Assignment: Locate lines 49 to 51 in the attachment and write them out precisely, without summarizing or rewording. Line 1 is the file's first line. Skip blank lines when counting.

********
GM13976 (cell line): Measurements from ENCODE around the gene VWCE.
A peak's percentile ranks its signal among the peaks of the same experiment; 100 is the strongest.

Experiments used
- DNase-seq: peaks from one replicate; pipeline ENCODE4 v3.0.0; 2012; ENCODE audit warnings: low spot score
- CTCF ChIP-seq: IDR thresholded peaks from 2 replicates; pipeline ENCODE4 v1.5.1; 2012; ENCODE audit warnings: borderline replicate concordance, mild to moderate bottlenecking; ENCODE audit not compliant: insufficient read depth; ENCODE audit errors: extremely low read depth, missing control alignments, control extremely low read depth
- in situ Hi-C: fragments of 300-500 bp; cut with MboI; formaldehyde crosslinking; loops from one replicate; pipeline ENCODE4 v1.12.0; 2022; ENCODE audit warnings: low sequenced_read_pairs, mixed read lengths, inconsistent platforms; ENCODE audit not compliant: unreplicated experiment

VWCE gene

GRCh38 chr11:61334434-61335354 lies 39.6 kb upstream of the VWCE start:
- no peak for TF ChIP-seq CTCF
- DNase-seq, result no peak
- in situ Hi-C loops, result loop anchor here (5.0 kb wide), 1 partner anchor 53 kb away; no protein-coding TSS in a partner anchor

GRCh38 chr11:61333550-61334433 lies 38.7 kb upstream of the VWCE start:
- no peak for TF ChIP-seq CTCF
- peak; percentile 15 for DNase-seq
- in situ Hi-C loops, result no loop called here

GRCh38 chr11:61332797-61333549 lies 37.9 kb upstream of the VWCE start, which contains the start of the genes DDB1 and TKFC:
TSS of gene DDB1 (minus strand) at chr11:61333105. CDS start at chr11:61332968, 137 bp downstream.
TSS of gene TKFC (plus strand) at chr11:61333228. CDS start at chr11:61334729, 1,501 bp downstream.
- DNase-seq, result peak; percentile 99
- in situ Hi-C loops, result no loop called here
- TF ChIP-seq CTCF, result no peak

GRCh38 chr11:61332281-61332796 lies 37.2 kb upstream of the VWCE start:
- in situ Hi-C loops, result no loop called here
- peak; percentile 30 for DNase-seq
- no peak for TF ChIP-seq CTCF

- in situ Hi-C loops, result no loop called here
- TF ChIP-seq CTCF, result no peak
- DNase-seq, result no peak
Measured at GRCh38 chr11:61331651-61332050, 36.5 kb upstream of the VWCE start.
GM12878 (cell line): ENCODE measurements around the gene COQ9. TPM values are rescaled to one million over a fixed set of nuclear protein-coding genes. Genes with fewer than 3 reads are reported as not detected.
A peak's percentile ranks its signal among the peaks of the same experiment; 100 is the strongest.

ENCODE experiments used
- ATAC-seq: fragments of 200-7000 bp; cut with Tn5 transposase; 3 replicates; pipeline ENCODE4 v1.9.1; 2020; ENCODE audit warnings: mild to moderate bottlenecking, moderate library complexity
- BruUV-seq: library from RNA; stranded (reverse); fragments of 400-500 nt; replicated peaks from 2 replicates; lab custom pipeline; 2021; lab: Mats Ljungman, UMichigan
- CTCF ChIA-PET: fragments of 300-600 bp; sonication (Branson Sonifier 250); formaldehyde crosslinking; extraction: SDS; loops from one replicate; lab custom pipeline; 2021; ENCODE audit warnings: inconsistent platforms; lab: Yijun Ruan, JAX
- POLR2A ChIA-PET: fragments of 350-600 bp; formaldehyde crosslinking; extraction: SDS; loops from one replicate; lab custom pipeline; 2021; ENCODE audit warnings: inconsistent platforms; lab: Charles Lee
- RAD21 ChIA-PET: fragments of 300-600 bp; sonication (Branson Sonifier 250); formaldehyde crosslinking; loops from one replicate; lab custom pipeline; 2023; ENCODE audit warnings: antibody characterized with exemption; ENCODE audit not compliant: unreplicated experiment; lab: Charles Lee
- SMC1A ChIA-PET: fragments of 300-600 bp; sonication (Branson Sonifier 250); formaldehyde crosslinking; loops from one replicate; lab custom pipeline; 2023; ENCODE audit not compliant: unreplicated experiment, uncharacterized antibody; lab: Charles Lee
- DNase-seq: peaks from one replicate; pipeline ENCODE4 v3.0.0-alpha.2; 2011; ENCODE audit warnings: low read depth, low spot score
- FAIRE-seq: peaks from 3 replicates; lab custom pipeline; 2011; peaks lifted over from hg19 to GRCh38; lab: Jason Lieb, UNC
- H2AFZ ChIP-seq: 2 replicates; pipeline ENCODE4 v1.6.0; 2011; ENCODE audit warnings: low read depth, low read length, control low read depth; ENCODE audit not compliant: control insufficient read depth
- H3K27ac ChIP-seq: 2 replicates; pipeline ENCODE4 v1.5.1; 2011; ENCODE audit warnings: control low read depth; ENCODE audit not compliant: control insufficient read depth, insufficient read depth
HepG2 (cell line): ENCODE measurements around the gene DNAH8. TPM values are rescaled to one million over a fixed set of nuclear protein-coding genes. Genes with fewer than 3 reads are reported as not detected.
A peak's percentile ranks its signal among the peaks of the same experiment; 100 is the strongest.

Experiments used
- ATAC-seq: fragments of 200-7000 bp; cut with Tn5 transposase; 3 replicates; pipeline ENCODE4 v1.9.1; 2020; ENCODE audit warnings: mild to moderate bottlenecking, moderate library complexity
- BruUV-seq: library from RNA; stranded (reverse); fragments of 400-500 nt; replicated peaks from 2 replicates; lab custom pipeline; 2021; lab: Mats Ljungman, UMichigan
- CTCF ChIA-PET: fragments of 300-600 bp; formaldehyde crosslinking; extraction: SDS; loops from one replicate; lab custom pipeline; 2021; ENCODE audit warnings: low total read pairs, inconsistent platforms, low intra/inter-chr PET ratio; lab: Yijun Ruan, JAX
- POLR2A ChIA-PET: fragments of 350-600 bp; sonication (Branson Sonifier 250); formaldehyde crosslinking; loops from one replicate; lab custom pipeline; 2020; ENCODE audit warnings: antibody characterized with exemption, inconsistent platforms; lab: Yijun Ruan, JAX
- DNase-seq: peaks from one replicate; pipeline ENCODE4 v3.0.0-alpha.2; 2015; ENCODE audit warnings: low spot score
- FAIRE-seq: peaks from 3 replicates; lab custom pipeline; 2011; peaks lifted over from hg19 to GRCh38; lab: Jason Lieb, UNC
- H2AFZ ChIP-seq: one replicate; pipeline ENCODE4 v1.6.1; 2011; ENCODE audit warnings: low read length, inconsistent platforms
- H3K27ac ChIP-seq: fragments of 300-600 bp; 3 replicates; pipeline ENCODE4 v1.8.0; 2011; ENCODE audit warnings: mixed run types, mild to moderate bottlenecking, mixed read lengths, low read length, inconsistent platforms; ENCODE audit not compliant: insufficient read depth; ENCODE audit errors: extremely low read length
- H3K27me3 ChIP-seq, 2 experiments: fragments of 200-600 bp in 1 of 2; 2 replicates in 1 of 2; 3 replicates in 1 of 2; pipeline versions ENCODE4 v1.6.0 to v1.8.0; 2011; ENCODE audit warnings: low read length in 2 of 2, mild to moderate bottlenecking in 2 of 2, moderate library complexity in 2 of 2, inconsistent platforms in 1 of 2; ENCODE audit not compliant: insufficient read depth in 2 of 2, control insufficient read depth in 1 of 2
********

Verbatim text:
- POLR2A ChIA-PET: fragments of 350-600 bp; sonication (Branson Sonifier 250); formaldehyde crosslinking; loops from one replicate; lab custom pipeline; 2020; ENCODE audit warnings: antibody characterized with exemption, inconsistent platforms; lab: Yijun Ruan, JAX
- DNase-seq: peaks from one replicate; pipeline ENCODE4 v3.0.0-alpha.2; 2015; ENCODE audit warnings: low spot score
- FAIRE-seq: peaks from 3 replicates; lab custom pipeline; 2011; peaks lifted over from hg19 to GRCh38; lab: Jason Lieb, UNC